I sounded the alarm and formed a search party. We chased her across the yard, and I failed to catch her. Trying to catch something with wings, a sharp beak, and claws is terrifying. 

We followed her into the grass and lost her. Finally make caught her. 

Of course, we now had to escape-proof the barrel. This involved a metal grate placed over the barrel and it was first held down with a broken chair and later a broken jerry can. 

This first week of their life with me was not luxurious by any means. 

The barrel was cramped and cleaned out every few days. They were forced to stay in time out because of the flight risk. 

I took Sitfwatfwa out about once a day, but I never let go of her. Thandi scared me too much to try to hold her. 

Reaching into the barrel for their food and water bowls was terrifying. I never knew if they would try to peck me or try to escape. 

Of course, Thandi would choose one of these moments to make her escape again, leading to their freedom from time out.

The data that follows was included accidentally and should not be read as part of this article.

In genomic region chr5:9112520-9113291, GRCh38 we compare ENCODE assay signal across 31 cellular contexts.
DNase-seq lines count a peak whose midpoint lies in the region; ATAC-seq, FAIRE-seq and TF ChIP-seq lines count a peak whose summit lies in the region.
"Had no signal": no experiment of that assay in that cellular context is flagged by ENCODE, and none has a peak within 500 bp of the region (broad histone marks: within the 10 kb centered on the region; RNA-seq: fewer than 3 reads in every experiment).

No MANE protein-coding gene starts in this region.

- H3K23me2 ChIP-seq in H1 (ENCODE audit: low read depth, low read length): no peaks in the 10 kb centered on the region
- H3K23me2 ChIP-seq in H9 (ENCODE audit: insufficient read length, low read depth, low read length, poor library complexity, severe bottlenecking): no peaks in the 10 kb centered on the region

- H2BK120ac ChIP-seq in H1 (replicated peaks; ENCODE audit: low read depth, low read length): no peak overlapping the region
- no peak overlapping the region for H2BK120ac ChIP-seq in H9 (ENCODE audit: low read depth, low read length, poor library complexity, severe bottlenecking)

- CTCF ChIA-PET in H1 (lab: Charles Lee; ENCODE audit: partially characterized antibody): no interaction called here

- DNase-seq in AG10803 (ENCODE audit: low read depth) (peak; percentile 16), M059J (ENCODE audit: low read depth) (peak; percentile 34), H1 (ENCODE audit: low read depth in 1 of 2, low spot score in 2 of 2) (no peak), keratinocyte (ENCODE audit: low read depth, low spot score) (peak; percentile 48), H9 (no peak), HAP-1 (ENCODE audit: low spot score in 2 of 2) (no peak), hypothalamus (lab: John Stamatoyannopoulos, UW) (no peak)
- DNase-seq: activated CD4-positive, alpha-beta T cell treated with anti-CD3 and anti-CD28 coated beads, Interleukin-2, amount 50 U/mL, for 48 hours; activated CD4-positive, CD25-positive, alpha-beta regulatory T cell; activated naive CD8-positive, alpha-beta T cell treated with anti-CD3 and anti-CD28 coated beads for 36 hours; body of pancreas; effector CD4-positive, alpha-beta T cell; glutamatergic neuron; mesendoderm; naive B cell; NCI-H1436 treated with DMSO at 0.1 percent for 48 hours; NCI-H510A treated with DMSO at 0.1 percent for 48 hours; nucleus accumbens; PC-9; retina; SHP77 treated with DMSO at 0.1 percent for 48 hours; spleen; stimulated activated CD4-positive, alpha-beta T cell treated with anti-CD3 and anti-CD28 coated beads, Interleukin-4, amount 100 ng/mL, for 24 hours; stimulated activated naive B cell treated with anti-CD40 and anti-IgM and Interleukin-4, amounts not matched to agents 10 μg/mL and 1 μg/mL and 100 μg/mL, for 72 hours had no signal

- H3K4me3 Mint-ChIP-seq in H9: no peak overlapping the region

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Wednesday photo: Me and my chickens

I told my tutor that I wished someone who lived near us sold eggs. A few days later, she showed up at my house saying she bought me chickens. 

My response was something like, “Uh, I don’t know how to take care of chickens.”

I paid her for the chickens and asked her to keep them for a few days because I wasn’t ready to be a parent to chickens, especially because I was going out of town. 

I spent that afternoon–and many days since–furiously reading about chickens. 


I am holding Sitfwatfwa (snow) and my sisi is holding Thandi (love)

Since collecting my chickens, they have spent most of their time in what I have named time out. 

My chickens really wanted to return to their home at my tutor’s house and ran away a few times the first day they were let out. So they were returned to time out for another week. 

I think they will be let out tomorrow and I hope they will decide that my house is their home. 

I also think they are starting to know me. They get really excited when they see me, but maybe that’s because I bring food and water.